Especially congressional Republicans.
As of 4 pm on Tuesday, 9 Republican Senators have publicly stated they will vote against the Senate’s health care bill. While some want more dollars, care, and support, others want a complete repeal. This puts Majority Leader McConnell in an unwinnable position; everything he gives to the moderates upsets the hard-right Senators.
While McConnell continues to say they’ll vote on the bill after the July 4 recess, that’s unlikely. He rammed it through in secret precisely out of fear that the longer it was in the public eye, the lower the chances for passage. Rest assured Senators will get an earful when they return home to do the parade thing.
While many Republicans will be assailed by hard-right activists for failing to deliver on “repeal and replace”, many are likely raising a toast to the gallows they just avoided.
There are two reasons for this. First, neither of the Republican bills would do anything to address the real problem – healthcare costs. insurance costs are high in large part because healthcare in the US costs way too much and about a third of that spend is unnecessary. So, if the bill had passed, it would have done nothing to keep costs low, and the Republicans would be getting the blame for higher premiums – as the Dems have since 2014.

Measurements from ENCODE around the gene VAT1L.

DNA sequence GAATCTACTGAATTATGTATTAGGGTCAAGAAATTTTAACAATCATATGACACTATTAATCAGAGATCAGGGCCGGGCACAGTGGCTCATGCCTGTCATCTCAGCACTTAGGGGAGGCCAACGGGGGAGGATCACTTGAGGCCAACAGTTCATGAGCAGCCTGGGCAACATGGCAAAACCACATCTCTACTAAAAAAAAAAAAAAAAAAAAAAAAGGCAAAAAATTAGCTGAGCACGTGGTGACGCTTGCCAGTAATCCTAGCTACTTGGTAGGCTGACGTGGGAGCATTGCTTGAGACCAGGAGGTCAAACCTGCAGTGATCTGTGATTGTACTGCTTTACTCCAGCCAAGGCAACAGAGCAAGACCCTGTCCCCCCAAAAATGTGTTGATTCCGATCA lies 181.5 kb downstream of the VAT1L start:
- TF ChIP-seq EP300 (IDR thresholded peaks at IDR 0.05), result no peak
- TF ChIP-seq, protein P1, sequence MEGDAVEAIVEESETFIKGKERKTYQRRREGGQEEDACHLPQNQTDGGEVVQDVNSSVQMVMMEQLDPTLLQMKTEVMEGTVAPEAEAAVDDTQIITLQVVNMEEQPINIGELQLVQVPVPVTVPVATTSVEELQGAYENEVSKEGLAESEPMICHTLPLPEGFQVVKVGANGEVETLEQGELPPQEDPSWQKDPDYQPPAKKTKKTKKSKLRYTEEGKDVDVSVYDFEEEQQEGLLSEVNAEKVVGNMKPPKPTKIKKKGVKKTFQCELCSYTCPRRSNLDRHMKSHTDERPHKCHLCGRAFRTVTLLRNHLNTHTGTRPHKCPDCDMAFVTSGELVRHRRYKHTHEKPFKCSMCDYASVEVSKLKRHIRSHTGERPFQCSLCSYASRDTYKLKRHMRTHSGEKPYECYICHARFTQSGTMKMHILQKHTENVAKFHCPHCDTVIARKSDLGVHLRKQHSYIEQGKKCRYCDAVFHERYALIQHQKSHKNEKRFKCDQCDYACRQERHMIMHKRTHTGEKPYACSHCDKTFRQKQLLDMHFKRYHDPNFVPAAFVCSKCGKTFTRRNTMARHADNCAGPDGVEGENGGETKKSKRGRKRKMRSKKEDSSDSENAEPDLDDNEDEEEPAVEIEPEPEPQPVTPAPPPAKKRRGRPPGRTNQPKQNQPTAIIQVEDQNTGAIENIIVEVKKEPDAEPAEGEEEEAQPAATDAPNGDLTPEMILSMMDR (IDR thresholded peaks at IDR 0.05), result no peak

More immediately, the House or Senate or some combination bill would have crushed core Republican voters – white, working class, generally older Americans. BCRA/AHCA would have led to sharply higher insurance premiums for many, while their poorer neighbors would have lost the Medicaid coverage they gained, if they are fortunate enough to live in a state that expanded Medicaid.
Older people – like me – would have paid much more than that.
And that’s why the glasses are clinking in the bars around Capitol Hill.
What’s next? Hopefully Republicans will allow Democrats into their discussions, so both parties can work on desperately-needed fixes to ACA. A great start would be telling insurers the Cost Sharing Reduction payments are going to happen. This would stabilize the current situation so they could start working on permanent fixes.
While that would be best for the country, I’m not sanguine about the likelihood that will happen. If Trump et al kill the CSRs, premiums will jump by a lot, and that could be the death knell for individual coverage.
What does this mean for you?
Here’s hoping Congress does some real live work for the people, instead of this symphony of dysfunction we’ve been witnessing for the past few years.
If it does, we’ll be in a whole lot better shape next near.
Article source:Managed Care Matters